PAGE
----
Originally published on Wed July 11, 2012 12:02 pm
A fight between political leaders in Scranton, Pa., has left each and every city employee earning $7.25 an hour — minimum wage.
Last week Mayor Chris Doherty slashed pay, on his own, saying Scranton had run out of money. Lackawanna County Judge Michael Barrasse issued an injunction telling the city it must recognize pay rates spelled out in union contracts. But Doherty continues to violate that court order.
Though firefighters have "gained ground on a number of wildfires across the West," they're having trouble in southern Idaho, The Associated Press reports.
There, winds have "fanned a fast-moving blaze across nearly 300 square miles of sagebrush and dry grass," the wire service says. The fire began Saturday. It was apparently sparked by a lightning strike.
The latest fundraising numbers are in for the two presidential campaigns, and the amounts are eye-popping. President Obama and the Democratic Party raised $71 million, which is an enormous haul. But it was dwarfed by Mitt Romney and the Republican National Committee, which together raised $106 million in the month of June.
Josh Walling and Randi Cartmill with their children, Jacqueline, Josh and Ryan. Josh Walling says his family, whose household income is below the national median, would lose a substantial amount of money if the Bush tax cuts expired.
Palestinian Motasem Farrah (center) and a friend tear down Farrah's home in an Arab neighborhood in east Jerusalem, March 12. Israel often tells Palestinians who build without permits that they must tear down the house themselves or they will be charged by Israel for the cost of knocking it down.
Jennifer Larr (center) is seen here in Rwanda at the Gashora Girls Academy, where she was a teacher in 2011. Larr is part of a new generation of young adults focusing on travel, studying abroad and global experiences.
Jennifer Larr has the itch to go abroad. She's 26 years old and has already spent a year studying in France and two years in Rwanda with the Peace Corps, and she is headed to Uganda this summer for an internship. She's also a graduate student, studying international relations at UCLA.
Larr is part of a growing number of 20- and early 30-somethings whose American dream has moved beyond suburban homes and traditional nuclear families, and it's one that now goes even beyond U.S. borders.
A sign on undeveloped land welcomes visitors to "New Toshka City." Toshka was to be a new settlement along the Upper Nile Valley, complete with enough jobs and infrastructure to support the relocation of 20 million Egyptians from polluted and over-crowded cities.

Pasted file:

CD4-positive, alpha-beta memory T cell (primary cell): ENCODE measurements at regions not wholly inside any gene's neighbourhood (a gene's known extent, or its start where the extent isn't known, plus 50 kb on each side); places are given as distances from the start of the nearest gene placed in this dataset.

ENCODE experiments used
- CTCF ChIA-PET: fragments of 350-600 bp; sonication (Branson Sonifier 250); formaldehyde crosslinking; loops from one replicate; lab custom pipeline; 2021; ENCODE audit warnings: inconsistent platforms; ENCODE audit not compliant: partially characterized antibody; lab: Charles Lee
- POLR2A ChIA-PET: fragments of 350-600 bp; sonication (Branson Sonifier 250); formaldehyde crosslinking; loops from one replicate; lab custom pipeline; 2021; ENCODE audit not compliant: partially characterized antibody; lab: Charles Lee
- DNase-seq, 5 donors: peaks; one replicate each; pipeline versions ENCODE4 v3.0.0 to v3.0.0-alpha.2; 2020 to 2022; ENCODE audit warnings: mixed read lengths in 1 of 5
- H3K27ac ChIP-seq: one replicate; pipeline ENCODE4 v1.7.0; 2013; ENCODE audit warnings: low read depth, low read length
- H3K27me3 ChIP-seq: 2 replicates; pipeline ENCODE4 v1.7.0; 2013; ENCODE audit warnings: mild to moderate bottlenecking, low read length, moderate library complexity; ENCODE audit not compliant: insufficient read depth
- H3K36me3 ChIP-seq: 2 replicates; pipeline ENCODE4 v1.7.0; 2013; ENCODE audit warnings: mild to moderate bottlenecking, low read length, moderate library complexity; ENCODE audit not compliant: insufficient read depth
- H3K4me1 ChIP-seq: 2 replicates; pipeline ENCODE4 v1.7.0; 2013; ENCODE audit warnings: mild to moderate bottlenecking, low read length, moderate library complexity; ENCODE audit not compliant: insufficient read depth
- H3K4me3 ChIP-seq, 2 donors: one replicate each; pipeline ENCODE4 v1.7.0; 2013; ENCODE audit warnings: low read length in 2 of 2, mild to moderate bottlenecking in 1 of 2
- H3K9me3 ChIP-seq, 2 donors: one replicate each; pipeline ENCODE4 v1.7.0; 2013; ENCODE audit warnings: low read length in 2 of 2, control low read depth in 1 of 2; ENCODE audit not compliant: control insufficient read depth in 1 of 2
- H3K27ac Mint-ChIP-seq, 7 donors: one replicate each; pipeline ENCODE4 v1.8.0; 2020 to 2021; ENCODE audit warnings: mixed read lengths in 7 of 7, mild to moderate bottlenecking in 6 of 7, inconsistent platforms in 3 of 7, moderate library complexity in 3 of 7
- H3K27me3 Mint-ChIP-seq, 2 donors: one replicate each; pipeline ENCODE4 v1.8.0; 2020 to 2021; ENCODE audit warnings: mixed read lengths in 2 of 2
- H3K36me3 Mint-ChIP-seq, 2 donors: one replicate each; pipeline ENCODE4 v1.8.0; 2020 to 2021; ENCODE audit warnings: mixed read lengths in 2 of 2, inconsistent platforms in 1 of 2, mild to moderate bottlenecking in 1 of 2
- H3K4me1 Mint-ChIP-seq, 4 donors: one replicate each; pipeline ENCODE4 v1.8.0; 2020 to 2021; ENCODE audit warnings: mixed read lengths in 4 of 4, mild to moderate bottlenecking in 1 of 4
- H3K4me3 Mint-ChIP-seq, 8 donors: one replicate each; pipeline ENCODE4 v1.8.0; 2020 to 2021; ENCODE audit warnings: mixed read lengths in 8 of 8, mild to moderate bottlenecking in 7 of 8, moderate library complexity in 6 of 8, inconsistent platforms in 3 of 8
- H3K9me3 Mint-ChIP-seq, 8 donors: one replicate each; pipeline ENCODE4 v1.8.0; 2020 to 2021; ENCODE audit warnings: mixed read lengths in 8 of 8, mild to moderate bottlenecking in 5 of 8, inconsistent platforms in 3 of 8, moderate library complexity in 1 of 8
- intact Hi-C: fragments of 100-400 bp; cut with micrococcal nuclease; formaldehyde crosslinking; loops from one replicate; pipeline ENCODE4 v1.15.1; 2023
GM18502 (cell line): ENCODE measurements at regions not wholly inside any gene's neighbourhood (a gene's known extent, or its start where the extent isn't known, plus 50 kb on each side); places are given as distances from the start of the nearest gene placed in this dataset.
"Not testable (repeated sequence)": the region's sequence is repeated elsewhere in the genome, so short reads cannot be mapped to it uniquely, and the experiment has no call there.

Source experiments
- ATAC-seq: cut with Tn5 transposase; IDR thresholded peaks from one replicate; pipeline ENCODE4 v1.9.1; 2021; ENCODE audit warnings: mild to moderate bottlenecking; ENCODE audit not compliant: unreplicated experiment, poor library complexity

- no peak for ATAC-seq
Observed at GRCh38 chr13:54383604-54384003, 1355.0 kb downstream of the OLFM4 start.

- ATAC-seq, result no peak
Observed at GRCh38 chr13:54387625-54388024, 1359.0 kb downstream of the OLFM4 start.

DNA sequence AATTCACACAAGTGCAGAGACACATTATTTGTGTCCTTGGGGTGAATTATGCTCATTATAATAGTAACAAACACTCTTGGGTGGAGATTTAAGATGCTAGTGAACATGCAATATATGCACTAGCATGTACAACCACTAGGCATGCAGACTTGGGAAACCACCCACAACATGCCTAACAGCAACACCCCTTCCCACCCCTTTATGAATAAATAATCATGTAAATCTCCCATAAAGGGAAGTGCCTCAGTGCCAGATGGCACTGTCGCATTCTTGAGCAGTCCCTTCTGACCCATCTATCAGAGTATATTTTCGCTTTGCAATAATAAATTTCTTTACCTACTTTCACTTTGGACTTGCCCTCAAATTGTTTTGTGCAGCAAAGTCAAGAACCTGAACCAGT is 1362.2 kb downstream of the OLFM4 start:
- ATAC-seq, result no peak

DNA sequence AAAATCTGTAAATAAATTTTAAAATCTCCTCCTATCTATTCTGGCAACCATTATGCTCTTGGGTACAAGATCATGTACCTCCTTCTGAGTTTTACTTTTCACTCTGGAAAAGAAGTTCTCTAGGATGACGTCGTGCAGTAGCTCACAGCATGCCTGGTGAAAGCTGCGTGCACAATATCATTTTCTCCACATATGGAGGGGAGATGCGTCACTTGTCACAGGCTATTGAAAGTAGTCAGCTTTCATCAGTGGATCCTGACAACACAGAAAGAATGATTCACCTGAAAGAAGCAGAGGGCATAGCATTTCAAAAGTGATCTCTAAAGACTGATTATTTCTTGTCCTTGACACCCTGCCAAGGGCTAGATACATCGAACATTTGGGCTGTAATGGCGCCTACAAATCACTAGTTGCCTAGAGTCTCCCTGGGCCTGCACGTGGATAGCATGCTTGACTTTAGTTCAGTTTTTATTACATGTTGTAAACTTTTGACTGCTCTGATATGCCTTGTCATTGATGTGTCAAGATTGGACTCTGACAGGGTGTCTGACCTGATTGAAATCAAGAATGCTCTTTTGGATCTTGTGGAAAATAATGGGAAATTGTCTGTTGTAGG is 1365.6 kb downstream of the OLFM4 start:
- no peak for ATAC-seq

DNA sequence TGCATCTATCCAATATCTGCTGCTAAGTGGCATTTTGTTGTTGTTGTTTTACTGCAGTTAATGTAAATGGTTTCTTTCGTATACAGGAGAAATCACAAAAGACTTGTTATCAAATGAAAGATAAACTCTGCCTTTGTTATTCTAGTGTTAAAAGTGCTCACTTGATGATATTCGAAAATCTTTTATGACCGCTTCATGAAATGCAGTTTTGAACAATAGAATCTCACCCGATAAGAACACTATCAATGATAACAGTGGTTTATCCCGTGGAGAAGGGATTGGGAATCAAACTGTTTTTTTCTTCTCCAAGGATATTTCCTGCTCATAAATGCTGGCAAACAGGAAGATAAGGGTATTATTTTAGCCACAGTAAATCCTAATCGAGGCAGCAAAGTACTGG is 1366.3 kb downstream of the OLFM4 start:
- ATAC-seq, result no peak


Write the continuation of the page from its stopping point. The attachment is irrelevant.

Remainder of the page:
An empty water canal at Sheikh Zayed, near Toshka. Fifteen years after the project's inception, there are just 21,000 hectares of farmland, no schools or hospitals have been built, and the food produced is mainly for export to benefit private landholders.
A sign on undeveloped land welcomes visitors to "New Toshka City." Toshka was to be a new settlement along the Upper Nile Valley, complete with enough jobs and infrastructure to support the relocation of 20 million Egyptians from polluted and overcrowded cities.
Mohamed Abdul Fattah is secretary-general for the Muslim Brotherhood's Freedom and Justice Party in Aswan, Egypt. The Muslim Brotherhood is adamantly opposed to Toshka and other projects that it links to the excesses of former President Hosni Mubarak.
Ibrahim Dahrouk, a crop manager at Saudi-owned Kingdom Agricultural Development Company in Toshka, says the farm provides hundreds of jobs to local residents, including women. The wages of $6 to $9 a day are considered good for the region.
In the middle of southern Egypt's windy desert, wheat fields stretch as far as the eye can see on a 24,000-acre farm. It's part of a grandiose project called Toshka that was dreamed up 15 years ago by the government of Hosni Mubarak, Egypt's authoritarian leader who ruled the country for three decades before being ousted last year.
As the opening date for the London Olympics nears, Beijing's acclaimed Olympic venues are saddled with high maintenance costs and are struggling to get by. And the most famous, the Bird's Nest stadium, has been repudiated by its own creator, dissident Chinese artist Ai Weiwei.
Even the state-run government mouthpiece, the China Daily, worries that Beijing's iconic structures risk becoming "white elephants."